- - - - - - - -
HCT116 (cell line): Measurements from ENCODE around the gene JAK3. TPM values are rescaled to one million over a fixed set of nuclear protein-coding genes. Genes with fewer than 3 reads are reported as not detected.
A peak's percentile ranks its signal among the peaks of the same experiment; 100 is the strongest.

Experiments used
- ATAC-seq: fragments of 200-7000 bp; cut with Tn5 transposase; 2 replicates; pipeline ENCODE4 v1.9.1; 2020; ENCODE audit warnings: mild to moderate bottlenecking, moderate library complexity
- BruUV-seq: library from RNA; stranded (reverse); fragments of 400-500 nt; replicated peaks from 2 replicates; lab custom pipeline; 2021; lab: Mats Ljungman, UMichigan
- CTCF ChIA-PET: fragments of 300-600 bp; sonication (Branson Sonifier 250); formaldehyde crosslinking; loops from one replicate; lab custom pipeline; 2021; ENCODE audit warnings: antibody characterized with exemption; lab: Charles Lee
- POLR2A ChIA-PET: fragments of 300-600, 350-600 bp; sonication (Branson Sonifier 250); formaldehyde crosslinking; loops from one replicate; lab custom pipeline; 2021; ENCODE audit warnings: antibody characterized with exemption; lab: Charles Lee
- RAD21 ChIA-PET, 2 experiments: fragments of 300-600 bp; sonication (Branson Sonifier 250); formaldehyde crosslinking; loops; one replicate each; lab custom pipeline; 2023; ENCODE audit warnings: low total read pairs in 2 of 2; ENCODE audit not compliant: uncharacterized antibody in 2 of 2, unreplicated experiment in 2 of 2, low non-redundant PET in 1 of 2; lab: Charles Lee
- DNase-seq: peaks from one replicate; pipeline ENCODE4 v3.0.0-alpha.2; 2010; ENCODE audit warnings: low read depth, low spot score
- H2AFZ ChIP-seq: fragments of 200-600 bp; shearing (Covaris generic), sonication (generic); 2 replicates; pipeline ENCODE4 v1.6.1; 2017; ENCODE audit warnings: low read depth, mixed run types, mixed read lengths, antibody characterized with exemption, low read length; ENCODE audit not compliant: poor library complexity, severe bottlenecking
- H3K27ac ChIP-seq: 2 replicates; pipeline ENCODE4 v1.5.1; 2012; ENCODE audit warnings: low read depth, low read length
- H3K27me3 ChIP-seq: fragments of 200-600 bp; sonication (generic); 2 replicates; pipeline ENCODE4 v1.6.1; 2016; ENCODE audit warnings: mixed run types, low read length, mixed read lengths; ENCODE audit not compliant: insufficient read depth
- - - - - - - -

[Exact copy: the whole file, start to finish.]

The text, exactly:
HCT116 (cell line): Measurements from ENCODE around the gene JAK3. TPM values are rescaled to one million over a fixed set of nuclear protein-coding genes. Genes with fewer than 3 reads are reported as not detected.
A peak's percentile ranks its signal among the peaks of the same experiment; 100 is the strongest.

Experiments used
- ATAC-seq: fragments of 200-7000 bp; cut with Tn5 transposase; 2 replicates; pipeline ENCODE4 v1.9.1; 2020; ENCODE audit warnings: mild to moderate bottlenecking, moderate library complexity
- BruUV-seq: library from RNA; stranded (reverse); fragments of 400-500 nt; replicated peaks from 2 replicates; lab custom pipeline; 2021; lab: Mats Ljungman, UMichigan
- CTCF ChIA-PET: fragments of 300-600 bp; sonication (Branson Sonifier 250); formaldehyde crosslinking; loops from one replicate; lab custom pipeline; 2021; ENCODE audit warnings: antibody characterized with exemption; lab: Charles Lee
- POLR2A ChIA-PET: fragments of 300-600, 350-600 bp; sonication (Branson Sonifier 250); formaldehyde crosslinking; loops from one replicate; lab custom pipeline; 2021; ENCODE audit warnings: antibody characterized with exemption; lab: Charles Lee
- RAD21 ChIA-PET, 2 experiments: fragments of 300-600 bp; sonication (Branson Sonifier 250); formaldehyde crosslinking; loops; one replicate each; lab custom pipeline; 2023; ENCODE audit warnings: low total read pairs in 2 of 2; ENCODE audit not compliant: uncharacterized antibody in 2 of 2, unreplicated experiment in 2 of 2, low non-redundant PET in 1 of 2; lab: Charles Lee
- DNase-seq: peaks from one replicate; pipeline ENCODE4 v3.0.0-alpha.2; 2010; ENCODE audit warnings: low read depth, low spot score
- H2AFZ ChIP-seq: fragments of 200-600 bp; shearing (Covaris generic), sonication (generic); 2 replicates; pipeline ENCODE4 v1.6.1; 2017; ENCODE audit warnings: low read depth, mixed run types, mixed read lengths, antibody characterized with exemption, low read length; ENCODE audit not compliant: poor library complexity, severe bottlenecking
- H3K27ac ChIP-seq: 2 replicates; pipeline ENCODE4 v1.5.1; 2012; ENCODE audit warnings: low read depth, low read length
- H3K27me3 ChIP-seq: fragments of 200-600 bp; sonication (generic); 2 replicates; pipeline ENCODE4 v1.6.1; 2016; ENCODE audit warnings: mixed run types, low read length, mixed read lengths; ENCODE audit not compliant: insufficient read depth